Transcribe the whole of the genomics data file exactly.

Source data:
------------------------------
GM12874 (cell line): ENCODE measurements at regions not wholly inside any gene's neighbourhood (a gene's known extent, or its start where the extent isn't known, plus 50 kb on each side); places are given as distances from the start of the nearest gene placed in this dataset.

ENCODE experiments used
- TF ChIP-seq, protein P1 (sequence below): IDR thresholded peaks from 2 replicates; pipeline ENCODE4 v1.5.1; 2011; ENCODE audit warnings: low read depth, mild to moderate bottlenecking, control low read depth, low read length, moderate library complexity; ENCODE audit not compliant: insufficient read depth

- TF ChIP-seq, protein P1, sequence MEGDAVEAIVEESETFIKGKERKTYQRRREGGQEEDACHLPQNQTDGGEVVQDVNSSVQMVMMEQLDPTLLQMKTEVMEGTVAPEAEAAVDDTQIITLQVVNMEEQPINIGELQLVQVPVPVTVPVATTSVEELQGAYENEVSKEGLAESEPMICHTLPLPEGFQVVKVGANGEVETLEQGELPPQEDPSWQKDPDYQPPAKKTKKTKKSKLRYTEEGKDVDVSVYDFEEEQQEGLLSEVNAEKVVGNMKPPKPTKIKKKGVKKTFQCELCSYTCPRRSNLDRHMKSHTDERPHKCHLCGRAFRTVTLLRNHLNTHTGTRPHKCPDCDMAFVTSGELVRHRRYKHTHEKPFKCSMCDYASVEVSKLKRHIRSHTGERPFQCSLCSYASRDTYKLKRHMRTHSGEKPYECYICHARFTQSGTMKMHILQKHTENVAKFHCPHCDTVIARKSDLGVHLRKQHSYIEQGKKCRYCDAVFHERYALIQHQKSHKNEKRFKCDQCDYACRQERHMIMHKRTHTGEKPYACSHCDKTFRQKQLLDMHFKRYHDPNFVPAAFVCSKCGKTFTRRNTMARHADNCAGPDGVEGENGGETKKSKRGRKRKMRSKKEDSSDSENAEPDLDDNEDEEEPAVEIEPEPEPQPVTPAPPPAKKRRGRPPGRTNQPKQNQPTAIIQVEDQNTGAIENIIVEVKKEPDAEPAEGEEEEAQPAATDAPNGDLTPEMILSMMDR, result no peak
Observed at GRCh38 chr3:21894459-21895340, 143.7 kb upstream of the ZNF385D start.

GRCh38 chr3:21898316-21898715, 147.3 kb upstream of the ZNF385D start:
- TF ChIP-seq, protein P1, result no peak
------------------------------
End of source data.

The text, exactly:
GM12874 (cell line): ENCODE measurements at regions not wholly inside any gene's neighbourhood (a gene's known extent, or its start where the extent isn't known, plus 50 kb on each side); places are given as distances from the start of the nearest gene placed in this dataset.

ENCODE experiments used
- TF ChIP-seq, protein P1 (sequence below): IDR thresholded peaks from 2 replicates; pipeline ENCODE4 v1.5.1; 2011; ENCODE audit warnings: low read depth, mild to moderate bottlenecking, control low read depth, low read length, moderate library complexity; ENCODE audit not compliant: insufficient read depth

- TF ChIP-seq, protein P1, sequence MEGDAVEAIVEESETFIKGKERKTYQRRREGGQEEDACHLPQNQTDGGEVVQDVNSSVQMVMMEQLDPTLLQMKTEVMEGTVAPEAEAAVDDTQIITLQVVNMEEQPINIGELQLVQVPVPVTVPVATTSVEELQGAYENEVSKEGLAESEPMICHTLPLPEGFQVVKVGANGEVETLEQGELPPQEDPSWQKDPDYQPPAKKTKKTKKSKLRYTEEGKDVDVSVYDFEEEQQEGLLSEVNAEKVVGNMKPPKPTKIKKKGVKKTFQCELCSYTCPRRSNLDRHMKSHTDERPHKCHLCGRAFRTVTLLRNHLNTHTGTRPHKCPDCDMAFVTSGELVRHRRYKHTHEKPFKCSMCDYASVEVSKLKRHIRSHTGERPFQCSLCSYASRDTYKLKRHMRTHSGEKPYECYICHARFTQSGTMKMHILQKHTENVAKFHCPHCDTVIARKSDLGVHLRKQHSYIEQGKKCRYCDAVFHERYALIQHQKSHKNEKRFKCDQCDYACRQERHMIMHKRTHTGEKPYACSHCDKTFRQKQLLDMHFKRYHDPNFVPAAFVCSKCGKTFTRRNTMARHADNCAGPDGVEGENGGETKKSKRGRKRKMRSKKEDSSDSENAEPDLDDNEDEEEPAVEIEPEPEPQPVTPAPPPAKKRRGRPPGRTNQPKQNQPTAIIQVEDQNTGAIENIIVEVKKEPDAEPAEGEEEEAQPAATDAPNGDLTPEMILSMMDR, result no peak
Observed at GRCh38 chr3:21894459-21895340, 143.7 kb upstream of the ZNF385D start.

GRCh38 chr3:21898316-21898715, 147.3 kb upstream of the ZNF385D start:
- TF ChIP-seq, protein P1, result no peak